Postures of the Modern Workplace & Ergonomics

I saw this Wall Street Journal blog article via Facebook. It explains the new postures that have arise since recently, most likely due to the use and availability of computers in the work place. I found appropriate for students as well since a bulk of our time is spent hunched over laptops and books. Read more about it here:

http://blogs.wsj.com/atwork/2013/02/25/sitting-slouching-and-shrugging-at-work/?mod=e2fb

wallstreetpostureblog

Figure 1. The modern body postures in the work place, according to the Walk Street Journal

My mom has always been an advocate of reminding me when I have crappy posture. While it pissed me off when I was younger, I am still struggling to heed her words now. Better posture promotes not only healthy back muscles, but also allows for easy passage of oxygen throughout the body. Psychologically, it will make you feel more confident and alert.

While everyone likes to sit differently, this brings up the point that we should really take ergonomics seriously. Ergonomics is defined by the US Department of Labor as “science of fitting workplace conditions and job demands to the capabilities of the working population.” This includes assessing the risks associated with the development of injuries.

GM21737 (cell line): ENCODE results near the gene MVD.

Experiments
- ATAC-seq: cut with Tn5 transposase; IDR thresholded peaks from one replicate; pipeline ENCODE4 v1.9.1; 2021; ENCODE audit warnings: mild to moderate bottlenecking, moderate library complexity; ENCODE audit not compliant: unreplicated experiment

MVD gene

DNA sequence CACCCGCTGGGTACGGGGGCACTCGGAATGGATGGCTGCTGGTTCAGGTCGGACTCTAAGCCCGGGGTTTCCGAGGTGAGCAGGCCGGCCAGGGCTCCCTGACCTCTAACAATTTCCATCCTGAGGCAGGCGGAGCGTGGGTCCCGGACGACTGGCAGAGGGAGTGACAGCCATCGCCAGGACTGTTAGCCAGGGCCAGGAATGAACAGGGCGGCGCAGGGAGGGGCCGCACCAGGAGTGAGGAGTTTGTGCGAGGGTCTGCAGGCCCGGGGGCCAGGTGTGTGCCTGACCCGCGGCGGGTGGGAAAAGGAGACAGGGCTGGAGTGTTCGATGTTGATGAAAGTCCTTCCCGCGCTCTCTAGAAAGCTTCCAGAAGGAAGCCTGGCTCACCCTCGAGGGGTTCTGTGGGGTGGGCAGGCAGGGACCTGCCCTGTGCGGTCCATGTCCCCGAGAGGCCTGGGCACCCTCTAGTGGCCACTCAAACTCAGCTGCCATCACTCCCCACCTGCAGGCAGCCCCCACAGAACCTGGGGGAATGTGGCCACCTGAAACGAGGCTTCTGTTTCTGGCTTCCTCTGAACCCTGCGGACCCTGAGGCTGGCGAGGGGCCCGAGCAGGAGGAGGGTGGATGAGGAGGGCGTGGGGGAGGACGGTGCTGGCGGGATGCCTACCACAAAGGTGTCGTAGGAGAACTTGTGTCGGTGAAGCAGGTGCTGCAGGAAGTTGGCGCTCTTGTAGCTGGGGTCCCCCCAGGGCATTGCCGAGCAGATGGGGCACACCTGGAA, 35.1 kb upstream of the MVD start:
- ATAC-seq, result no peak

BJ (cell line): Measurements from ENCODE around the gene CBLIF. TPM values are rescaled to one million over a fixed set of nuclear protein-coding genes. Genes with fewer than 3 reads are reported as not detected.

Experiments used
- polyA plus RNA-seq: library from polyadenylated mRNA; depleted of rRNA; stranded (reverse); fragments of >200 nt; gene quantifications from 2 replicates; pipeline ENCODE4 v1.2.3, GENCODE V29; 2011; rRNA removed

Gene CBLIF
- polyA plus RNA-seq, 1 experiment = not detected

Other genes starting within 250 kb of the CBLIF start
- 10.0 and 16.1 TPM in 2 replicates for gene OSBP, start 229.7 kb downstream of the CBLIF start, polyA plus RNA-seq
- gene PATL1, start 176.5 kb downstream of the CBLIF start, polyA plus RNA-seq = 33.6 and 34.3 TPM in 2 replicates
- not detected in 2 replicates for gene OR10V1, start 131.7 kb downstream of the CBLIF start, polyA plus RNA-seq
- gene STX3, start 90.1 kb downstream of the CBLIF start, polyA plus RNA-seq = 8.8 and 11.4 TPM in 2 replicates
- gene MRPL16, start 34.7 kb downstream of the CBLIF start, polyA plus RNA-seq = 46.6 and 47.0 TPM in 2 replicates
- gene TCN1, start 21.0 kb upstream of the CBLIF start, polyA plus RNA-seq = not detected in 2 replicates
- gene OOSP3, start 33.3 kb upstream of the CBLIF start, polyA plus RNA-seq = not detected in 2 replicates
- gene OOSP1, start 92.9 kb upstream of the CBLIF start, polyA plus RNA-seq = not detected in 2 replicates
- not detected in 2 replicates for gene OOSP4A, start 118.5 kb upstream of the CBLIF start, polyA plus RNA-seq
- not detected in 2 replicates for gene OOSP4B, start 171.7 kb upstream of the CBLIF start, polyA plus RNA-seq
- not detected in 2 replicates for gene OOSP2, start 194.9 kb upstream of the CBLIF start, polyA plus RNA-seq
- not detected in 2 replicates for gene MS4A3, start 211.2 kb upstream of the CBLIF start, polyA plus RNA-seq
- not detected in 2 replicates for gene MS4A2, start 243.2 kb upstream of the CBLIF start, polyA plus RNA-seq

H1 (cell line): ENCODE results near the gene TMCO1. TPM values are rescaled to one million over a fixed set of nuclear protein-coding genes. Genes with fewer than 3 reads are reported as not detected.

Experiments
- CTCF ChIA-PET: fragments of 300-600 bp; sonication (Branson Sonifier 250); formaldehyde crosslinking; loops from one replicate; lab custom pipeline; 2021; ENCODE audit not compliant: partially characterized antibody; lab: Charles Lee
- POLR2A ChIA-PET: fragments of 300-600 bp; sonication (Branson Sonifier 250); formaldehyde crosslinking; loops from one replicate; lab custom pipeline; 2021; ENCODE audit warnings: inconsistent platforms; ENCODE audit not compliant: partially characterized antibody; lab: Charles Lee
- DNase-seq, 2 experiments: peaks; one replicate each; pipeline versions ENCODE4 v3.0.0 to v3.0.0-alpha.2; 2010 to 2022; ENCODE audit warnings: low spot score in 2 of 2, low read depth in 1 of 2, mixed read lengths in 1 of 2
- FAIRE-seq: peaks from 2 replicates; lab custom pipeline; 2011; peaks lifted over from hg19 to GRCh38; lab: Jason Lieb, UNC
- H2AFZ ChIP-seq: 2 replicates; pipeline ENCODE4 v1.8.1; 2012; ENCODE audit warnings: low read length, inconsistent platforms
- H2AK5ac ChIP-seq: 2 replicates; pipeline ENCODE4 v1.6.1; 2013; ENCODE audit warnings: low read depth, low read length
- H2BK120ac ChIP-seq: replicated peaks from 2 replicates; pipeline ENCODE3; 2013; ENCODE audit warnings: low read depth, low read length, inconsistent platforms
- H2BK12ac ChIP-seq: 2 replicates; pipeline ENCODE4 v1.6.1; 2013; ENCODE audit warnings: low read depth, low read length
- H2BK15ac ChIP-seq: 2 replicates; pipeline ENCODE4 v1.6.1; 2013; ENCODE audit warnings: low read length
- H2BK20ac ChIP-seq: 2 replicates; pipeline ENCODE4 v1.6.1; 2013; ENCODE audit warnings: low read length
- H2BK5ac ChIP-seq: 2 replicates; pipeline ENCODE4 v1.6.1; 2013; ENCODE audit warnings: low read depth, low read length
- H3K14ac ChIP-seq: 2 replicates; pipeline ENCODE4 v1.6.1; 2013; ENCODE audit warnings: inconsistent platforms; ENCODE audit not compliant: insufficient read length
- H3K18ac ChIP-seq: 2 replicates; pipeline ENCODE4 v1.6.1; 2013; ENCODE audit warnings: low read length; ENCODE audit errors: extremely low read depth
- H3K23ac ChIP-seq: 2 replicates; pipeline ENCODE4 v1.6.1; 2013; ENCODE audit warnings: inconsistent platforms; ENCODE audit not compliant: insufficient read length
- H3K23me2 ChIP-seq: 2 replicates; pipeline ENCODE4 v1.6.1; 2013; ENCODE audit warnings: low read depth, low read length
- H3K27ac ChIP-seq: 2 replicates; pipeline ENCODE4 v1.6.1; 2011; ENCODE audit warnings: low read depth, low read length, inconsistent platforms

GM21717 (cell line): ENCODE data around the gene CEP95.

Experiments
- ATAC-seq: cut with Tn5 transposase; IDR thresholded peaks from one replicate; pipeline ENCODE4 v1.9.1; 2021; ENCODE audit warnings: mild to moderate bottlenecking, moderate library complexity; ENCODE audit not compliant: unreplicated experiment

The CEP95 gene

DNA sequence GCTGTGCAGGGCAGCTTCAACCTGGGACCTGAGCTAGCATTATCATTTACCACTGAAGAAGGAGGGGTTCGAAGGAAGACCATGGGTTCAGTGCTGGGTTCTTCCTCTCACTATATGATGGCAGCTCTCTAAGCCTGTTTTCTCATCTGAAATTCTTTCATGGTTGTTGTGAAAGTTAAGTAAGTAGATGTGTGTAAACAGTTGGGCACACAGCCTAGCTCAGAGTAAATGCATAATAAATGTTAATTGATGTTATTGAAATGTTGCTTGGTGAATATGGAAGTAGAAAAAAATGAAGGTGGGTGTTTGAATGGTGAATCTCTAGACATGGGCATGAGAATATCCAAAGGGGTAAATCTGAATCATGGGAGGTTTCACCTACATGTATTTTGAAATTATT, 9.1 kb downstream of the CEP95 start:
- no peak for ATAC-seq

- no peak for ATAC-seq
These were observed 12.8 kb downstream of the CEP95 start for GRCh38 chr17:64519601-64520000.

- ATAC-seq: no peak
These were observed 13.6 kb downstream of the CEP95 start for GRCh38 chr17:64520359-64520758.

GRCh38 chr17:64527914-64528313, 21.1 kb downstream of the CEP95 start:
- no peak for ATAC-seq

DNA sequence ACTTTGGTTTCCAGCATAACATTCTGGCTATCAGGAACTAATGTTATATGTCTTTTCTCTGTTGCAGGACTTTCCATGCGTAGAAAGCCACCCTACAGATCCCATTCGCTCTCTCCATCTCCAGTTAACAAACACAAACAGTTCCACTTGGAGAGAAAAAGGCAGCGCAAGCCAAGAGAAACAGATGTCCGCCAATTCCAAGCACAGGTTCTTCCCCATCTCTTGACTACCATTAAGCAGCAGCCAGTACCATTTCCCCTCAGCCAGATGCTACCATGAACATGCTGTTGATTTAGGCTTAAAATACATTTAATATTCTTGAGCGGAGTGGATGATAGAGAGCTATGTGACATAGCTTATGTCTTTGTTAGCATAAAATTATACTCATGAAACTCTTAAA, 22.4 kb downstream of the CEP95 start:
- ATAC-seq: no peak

http://www.osha.gov/SLTC/ergonomics/

When I was interning at GSK, I was made to take an online course on ergonomics. There are increasing cases of injury due to office work, as funny as that sounds. It usually has to do with the stationary nature or static position that entails office jobs. There are new products that companies are providing their employees for free to prevent their harm. Some examples:

  • Gel cushioned keyboards and mouse pads to relieve the strain of wrists while working on computer. Prevent things like carpal tunnel.
  • Blue tooth option so that you don’t have to strain your neck holding a phone during a call while typing or writing
  • Comfy seats to promote proper posture

ergonomics

Figure 2. A cool diagram of proper ergonomics from Clarkson University

Of course, another great and easy way to prevent these unnecessary strains is to be aware of your own posture and to make sure a 5 minute walk every hour or so if you are in a very sedentary job position.

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2 comments on “Postures of the Modern Workplace & Ergonomics

  1. Alias M. says:

    The office I now work in takes ergonomics very seriously. When I was new, I thought it was over the top and unnecessary. There was a proper way of typing and mousing, and we even have the option to work standing up! But after a few years, I realized the benefits of working in an ergonomic workstation. I don’t experience pain in my back, neck, shoulders and wrists anymore, which I used to experience in my previous work.

    • Christal says:

      Thanks for your comment! I had one of my coworkers tell me that they had developed carpal tunnel just from constantly straining her wrists. I don’t know how much I would like a standing work station primarily, but I think it would be a good way to break up the monotony of the day!

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